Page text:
SOC 2 Audit: 5 Tips for Startups
Trust in software companies varies as there are more and more high-profile cases of data leaks and cyberattacks. When you consider that the average cost of a data breach in the United States is $4.35 million, you can see why it’s so important to take data security seriously. Right now, everyone is talking about SOC 2. Every business that does not have SOC 2 compliance exposes itself to possible security risks.
So, what can your startup company do to show your commitment to security and successfully approach SOC 2 auditing? Keep on reading to find out what you need to do to properly prepare for this audit.
Develop Well-Defined, Written Policies
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Rules govern how workers handle data across the company, making them the most important part of any security program. Your policies should be professional yet simple to comprehend and ready to read at any time.
Consider these factors when you create your policies:
- Which data should be kept and for how long?
- Who reports issues, who fixes them, and who gets notified?
- Who has access to what resources in the system/data?
- What backup systems are there, and who is in charge of them?
- Who needs security training, and what should that training entail?
Control Ownership and Responsibility
SOC 2 isn’t only about recording your controls; it’s also about letting everyone know who’s responsible for carrying out those controls. Hence, identifying the owner of each control and detailing their duties is an essential part of SOC 2 compliance. The best way to reduce security concerns is to conduct a review of these assignments annually or quarterly.
Install Trust Services Criteria Controls
Auditors evaluate the effectiveness of a company’s controls at the corporate, functional, and data levels using the five AICPA Trust Services Criteria (TSC). While seeking a SOC 2 report, the only necessary TSC is security, but it’s still a good idea to implement at least a few safeguards for each one. These are the 5 TSCs that could be implemented:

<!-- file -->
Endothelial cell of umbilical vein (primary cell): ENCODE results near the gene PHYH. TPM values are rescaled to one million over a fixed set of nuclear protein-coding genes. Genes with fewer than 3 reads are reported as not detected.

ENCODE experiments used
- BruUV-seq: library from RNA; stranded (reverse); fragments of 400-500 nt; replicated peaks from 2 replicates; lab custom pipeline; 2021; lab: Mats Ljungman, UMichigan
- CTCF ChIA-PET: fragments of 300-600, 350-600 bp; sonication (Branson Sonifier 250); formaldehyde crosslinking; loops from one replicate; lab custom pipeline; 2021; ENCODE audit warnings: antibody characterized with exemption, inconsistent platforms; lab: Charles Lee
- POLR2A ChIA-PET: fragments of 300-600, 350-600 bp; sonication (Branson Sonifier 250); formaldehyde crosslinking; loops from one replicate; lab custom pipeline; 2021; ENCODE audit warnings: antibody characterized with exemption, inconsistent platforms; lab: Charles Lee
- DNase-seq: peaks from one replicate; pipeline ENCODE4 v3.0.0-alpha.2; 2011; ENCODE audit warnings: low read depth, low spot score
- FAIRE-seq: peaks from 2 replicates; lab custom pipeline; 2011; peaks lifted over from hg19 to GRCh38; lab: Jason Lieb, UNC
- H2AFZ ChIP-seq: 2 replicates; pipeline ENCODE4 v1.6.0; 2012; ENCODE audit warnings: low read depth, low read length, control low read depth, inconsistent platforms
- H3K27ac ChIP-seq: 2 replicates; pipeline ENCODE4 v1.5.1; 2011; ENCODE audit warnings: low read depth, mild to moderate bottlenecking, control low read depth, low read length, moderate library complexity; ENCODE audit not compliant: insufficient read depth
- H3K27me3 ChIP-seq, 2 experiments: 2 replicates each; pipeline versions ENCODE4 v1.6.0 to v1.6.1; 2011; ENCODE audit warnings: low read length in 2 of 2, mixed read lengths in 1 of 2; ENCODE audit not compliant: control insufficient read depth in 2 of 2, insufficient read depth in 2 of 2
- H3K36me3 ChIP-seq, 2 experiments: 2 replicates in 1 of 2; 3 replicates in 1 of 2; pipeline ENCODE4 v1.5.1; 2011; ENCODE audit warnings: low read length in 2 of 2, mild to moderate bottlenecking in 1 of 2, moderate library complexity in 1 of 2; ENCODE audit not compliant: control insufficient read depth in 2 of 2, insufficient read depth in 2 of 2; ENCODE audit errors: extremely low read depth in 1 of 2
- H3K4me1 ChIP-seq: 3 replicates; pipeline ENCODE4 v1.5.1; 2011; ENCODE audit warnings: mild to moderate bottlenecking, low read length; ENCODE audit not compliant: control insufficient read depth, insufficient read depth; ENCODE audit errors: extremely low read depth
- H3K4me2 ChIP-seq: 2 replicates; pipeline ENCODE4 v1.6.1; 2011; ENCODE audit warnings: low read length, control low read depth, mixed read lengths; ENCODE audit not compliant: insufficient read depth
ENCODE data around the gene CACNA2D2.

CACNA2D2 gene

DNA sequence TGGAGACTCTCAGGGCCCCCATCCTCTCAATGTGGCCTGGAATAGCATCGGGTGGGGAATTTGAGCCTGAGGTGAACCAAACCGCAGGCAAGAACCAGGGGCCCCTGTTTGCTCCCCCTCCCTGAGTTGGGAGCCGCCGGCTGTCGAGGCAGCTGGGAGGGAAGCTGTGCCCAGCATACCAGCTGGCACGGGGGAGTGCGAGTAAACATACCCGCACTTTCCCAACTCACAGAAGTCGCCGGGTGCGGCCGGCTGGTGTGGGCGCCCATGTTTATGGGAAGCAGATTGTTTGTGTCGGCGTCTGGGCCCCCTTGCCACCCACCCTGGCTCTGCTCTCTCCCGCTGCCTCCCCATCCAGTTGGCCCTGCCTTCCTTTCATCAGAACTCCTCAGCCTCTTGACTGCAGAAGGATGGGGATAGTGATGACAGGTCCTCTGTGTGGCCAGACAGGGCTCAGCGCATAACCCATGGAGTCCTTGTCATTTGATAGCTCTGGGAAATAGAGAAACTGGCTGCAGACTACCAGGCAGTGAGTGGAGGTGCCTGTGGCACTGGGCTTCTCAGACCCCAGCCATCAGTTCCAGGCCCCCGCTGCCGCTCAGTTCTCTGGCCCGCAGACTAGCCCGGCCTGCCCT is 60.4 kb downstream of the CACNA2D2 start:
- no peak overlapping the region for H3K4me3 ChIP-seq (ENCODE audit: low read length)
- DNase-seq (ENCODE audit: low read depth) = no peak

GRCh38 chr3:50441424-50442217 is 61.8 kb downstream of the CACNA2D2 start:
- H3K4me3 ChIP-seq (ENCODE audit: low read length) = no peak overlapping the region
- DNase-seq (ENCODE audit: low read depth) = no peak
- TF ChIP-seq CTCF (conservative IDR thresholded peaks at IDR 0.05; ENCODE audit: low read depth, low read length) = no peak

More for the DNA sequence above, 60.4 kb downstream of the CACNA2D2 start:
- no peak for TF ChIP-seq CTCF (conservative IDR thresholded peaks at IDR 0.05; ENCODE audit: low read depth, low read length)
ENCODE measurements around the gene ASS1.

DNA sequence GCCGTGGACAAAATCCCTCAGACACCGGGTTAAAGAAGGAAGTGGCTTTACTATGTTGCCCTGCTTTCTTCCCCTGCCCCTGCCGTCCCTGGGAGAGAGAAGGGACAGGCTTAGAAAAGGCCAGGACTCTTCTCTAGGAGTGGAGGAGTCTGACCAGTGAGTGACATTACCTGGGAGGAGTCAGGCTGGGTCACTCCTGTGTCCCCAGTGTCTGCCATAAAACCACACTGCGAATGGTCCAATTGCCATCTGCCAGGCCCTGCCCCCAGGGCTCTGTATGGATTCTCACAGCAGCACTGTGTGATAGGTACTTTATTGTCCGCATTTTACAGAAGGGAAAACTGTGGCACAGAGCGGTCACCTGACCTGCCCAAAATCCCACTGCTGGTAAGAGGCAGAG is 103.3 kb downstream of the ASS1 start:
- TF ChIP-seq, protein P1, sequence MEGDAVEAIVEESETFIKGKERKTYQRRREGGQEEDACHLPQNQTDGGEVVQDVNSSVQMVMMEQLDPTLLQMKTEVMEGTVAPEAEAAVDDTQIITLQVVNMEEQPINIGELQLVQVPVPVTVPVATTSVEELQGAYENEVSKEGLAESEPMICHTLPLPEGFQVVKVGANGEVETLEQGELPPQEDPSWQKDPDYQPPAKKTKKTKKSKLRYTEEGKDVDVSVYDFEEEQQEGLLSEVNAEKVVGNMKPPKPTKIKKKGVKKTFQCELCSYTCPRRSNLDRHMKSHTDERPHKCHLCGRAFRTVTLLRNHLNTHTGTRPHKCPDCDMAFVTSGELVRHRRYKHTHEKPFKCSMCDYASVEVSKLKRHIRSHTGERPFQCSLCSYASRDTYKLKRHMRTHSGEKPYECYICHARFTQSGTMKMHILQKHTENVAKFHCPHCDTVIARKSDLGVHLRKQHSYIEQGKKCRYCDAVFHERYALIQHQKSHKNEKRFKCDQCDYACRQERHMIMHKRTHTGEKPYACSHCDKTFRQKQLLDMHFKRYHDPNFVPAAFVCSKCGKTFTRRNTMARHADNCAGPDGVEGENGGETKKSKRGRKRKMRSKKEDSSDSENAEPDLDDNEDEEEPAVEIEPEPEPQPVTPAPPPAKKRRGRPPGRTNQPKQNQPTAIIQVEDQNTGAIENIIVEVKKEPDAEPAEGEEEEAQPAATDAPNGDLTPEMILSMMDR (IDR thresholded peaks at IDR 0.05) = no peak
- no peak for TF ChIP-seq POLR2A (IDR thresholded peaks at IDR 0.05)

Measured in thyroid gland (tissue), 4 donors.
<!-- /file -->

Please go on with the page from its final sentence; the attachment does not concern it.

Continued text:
As previously stated, security is the minimal requirement for a SOC 2 audit. To reach this milestone, you must demonstrate appropriate protection against data deletion, software misuse, and other threats to sensitive data systems.
SOC 2 privacy requirements follow Generally Accepted Privacy Principles (GAPP). GAPP-compliant companies carefully handle employee and consumer personal data. Auditors usually investigate how a company safeguards personal information such as name, address, social security number, health status, etc.
Confidential data includes receipts, customer data, personnel records, financial papers, SKU lists, etc. Auditors will want to check that you have rules to protect sensitive data from cyberattacks like phishing and whaling, and are regularly training personnel on confidentiality best practices.
This criterion verifies that your QA and data monitoring policies operate effectively. Auditors will check your procedures to make sure they are accurate and effective.
Several organizations have service-level agreements with their customers. SOC 2 auditors will verify that you’re fulfilling SLAs, that you’ve documented disaster recovery, and that you have a security incident response strategy.
Maintain Records and Accumulate Proof
It’s one thing to declare your organization follows specific protocols, but it’s another to prove they exist and work. That’s why SOC 2 audits call for thorough documentation and proof of all security measures taken by the organization. Being well prepared for an audit before entering can shorten its duration.
Some examples of things you should get ready for are:
- Levels of service agreements;
- Samples of the MSA, NDA, and DPA;
- Vendor agreements (especially for data hosting software);
- Pictures of physical servers;
- History of external risk evaluations and audits;
- Latest results from vulnerability scanning;
- Encryption at rest and in flight;
- Details from previous backups;
- Regulatory measures used to ensure safety.
Consider Doing an Internal Audit
When you have completed the above procedures, you can now conduct a practice run. Create a neutral internal team and test your system to the AICPA’s SOC 2 requirements.
Think like an auditor for a moment and go over each of your policies, noting any gaps. Ensure you have all the necessary screenshots or links to resources ready to show an auditing company. Prepare responses to any questions that auditors may ask during an interview. In addition, you should make a note of everything that needs to be changed or updated as you go.
Remember that the work involved in achieving SOC 2 compliance is not a one-and-done deal. A SOC 2 Type 2 report requires a six-month evaluation of your business against SOC 2 standards. But, in order to keep your SOC 2 certification in good standing, you must undergo an annual re-assessment.
So, it is recommended that a SOC 2 checklist be revisited multiple times each year to ensure that all policies and procedures are up to date. Having an internal audit planned every six months might also help you keep on target.